Excerpt below...full text over at Amie Street. While you're over there, why not sign up and download some music?
Amie Street: When you started this band, it was little more than a loose collection of friends. People played what they knew on whatever instrument they could, when their schedules permitted. From then to now, what's changed and what's stayed the same?
Mike Miller: it used to be easier to look at it like it was just one guy's band, meaning me. i guess i was the only one really "in" it at first. everyone else was only in the band while they were playing. now, it makes more sense to say that we're all in it, even when we're not all playing. there are close to 20 of us who do this these days. we don't all play the same show, of course. when we leave for tour on saturday, we'll be a seven piece. but that won't mean that the other thirteen people aren't in the band. they're just not there that night. i don't know exactly when or how that shift was made, but i know that it did, and i can't imagine thinking about it any other way now. but it's still somehow managed to keep it loose enough so that no one feels obligated. to us, it just seems unnatural to have to play in a band the same way you have to go to work or go to school - with a bunch of rules and times and all that stuff. a lot of bands can work that way, but i don't think i could ever do that.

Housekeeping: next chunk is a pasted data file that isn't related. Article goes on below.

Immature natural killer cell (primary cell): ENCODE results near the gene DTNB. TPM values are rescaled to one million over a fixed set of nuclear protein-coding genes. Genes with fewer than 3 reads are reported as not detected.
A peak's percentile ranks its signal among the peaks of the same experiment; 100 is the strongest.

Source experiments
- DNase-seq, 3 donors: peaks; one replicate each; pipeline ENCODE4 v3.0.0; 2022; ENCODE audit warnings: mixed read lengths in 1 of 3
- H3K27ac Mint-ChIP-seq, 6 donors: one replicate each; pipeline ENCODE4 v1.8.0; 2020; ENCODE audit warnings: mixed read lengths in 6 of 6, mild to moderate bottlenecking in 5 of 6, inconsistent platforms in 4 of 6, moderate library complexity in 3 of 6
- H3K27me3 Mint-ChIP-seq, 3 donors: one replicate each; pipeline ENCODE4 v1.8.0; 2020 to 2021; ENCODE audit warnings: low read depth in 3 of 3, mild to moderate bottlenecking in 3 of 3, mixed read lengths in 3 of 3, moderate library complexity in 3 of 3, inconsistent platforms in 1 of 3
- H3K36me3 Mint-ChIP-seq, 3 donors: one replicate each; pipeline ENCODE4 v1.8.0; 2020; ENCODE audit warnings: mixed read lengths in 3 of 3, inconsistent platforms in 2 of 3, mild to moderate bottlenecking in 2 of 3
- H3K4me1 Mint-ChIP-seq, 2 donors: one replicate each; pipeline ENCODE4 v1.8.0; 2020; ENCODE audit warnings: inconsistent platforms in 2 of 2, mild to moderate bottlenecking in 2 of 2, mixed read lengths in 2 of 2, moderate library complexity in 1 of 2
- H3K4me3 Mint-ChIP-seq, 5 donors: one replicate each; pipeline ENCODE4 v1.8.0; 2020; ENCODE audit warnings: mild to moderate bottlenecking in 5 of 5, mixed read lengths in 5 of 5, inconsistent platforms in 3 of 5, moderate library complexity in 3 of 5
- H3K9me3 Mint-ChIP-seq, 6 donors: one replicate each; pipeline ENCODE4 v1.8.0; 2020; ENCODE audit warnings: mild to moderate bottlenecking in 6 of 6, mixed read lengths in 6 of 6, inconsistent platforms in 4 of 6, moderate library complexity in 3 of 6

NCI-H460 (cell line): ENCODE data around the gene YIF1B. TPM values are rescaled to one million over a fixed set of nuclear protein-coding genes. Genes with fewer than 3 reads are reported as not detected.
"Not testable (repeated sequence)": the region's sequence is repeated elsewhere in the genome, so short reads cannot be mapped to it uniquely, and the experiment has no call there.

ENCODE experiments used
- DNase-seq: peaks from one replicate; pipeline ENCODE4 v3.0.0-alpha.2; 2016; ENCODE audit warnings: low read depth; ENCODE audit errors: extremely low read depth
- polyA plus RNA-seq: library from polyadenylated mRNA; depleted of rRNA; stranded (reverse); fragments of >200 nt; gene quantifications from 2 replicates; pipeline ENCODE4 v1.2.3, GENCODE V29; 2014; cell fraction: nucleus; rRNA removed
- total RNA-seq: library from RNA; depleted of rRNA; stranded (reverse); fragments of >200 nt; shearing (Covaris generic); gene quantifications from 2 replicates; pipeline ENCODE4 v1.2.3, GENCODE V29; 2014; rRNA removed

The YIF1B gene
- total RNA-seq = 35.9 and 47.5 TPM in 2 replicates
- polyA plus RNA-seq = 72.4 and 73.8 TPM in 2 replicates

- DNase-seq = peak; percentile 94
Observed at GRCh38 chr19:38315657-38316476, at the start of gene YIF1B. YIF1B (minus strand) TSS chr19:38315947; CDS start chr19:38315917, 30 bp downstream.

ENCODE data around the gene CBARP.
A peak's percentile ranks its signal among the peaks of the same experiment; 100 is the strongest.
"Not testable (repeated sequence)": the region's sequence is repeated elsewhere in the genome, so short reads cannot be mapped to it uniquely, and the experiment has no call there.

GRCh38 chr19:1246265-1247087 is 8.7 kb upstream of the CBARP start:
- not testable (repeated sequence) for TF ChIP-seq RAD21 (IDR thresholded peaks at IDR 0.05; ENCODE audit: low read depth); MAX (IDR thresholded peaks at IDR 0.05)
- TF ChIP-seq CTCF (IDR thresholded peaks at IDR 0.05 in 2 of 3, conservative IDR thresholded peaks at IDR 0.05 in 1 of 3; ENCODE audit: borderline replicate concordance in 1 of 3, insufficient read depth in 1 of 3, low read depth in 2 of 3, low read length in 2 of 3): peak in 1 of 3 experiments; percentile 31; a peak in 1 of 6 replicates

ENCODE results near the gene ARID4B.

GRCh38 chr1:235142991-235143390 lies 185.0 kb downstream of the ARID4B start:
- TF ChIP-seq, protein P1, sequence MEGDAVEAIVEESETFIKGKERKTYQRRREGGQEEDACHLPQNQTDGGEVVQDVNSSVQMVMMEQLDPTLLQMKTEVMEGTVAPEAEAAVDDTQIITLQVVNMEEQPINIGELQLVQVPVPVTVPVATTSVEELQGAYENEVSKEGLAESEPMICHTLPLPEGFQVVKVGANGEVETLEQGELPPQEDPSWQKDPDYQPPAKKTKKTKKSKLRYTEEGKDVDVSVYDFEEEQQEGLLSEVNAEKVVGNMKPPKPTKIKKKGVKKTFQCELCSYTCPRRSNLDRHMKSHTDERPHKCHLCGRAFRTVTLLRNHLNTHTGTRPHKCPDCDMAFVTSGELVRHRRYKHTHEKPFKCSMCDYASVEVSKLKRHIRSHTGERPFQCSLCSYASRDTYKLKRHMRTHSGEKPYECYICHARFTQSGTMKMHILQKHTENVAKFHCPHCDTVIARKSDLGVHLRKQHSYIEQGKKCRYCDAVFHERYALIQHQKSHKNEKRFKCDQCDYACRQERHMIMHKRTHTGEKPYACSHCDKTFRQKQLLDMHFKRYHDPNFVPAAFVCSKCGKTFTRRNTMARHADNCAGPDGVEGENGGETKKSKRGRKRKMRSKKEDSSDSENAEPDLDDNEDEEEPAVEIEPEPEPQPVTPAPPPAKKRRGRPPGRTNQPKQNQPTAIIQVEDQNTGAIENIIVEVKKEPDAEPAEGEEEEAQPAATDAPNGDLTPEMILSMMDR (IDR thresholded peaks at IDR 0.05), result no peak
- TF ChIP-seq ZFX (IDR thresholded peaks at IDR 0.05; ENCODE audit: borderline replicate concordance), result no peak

AS: I've heard you say before that The Beagle Club's guiding principle was that anything "uncool" should be avoided at all costs. What effect does consciously avoiding uncool things have on life in a band? Shouldn't every band work the same way?
MM: most bands probably do work that way. but it gets tricky when you think about the fact that there is a difference between "not doing something because it's uncool" and "doing something because it IS cool," you know? and it's just our interpretation of what's "uncool" that we're going by. it's not about pandering or endearing ourselves to someone else's expectations. it's just about a set of principles that i noticed and related to and respected back when i first got into music that mattered to me, especially punk rock.